Résultats importants

Recently, our laboratory discovered that axon growth can be mediated by extrinsic forces during the early stages of axon elongation in vivo (Breau et al., Nat Comm, 2017):

· Using live imaging, we analysed the dynamics of neuronal movements and axon formation in the zebrafish sensory olfactory circuit, which assembles during the morphogenesis of the olfactory placode. We found that olfactory axons initially extend through an unexpected mechanism: the cell bodies move away from the axon tips which remain stationary, anchored to the brain surface, a process referred to as retrograde axon extension. This differs from the textbook view of axon elongation where the axon tip moves away from the cell body in response to chemical guidance cues.

· To better understand how this cell body movement is regulated, we analysed the role of cytoskeleton components including microtubules and actomyosin. This led to a surprising result: the displacement of the cell bodies is independent from the intracellular cytoskeleton. It must rather be a passive process, triggered by extrinsic mechanical forces that push or pull the cell bodies away from their tethered axon tips.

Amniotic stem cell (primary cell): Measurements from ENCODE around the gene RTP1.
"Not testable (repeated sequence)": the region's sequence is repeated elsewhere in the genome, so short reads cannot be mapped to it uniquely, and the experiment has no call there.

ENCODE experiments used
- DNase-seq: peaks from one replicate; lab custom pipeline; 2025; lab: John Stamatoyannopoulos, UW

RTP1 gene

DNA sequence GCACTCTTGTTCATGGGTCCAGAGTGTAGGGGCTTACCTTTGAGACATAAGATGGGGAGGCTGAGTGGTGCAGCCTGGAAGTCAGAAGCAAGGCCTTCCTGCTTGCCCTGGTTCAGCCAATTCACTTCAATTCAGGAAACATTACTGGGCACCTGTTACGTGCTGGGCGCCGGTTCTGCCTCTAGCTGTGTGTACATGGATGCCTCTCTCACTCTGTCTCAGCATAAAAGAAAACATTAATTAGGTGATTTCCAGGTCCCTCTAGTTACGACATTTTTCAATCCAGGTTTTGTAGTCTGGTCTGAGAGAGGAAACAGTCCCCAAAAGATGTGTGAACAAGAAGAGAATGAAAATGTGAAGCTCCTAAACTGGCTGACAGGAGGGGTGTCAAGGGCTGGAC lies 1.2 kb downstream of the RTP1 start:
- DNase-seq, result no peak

· To characterise the mechanical forces involved, we used laser ablation of cell/cell contacts to map tension in the developing placode (in collaboration with the physicist Isabelle Bonnet, Physico Chimie Curie). The maximum tension was measured in the center of the tissue, on cell/cell interfaces that are perpendicular to the brain surface, which is the direction of the passive cell body movements during axonal elongation. This tension anisotropy further supports the idea that the cell bodies undergo compression or traction forces driving their passive movement and the retrograde extension of the axons.

Futures directions

We currently follow three main lines of research:

(1) Map the mechanical forces in space and time in the developing olfactory circuit

(2) Identify the origin and contribution of these forces in the assembly of the circuit

(3) Decipher the molecular bases of force propagation, sensing and transduction in the forming circuit

Collaborations

The lab benefits from strong interactions with physicists of the Laboratoire Jean Perrin (joint appointment) with expertise in biomechanics, modelling and development of microscopy set-ups for imaging zebrafish embryos.

Other collaborators:

Isabelle Bonnet, Institut Curie, Physico Chimie Curie

Hélène Delanoë-Ayari, Institut Lumière-Matière

Alain Trembleau, IBPS, Neuroscience

Ravindra Peravali, KIT Institute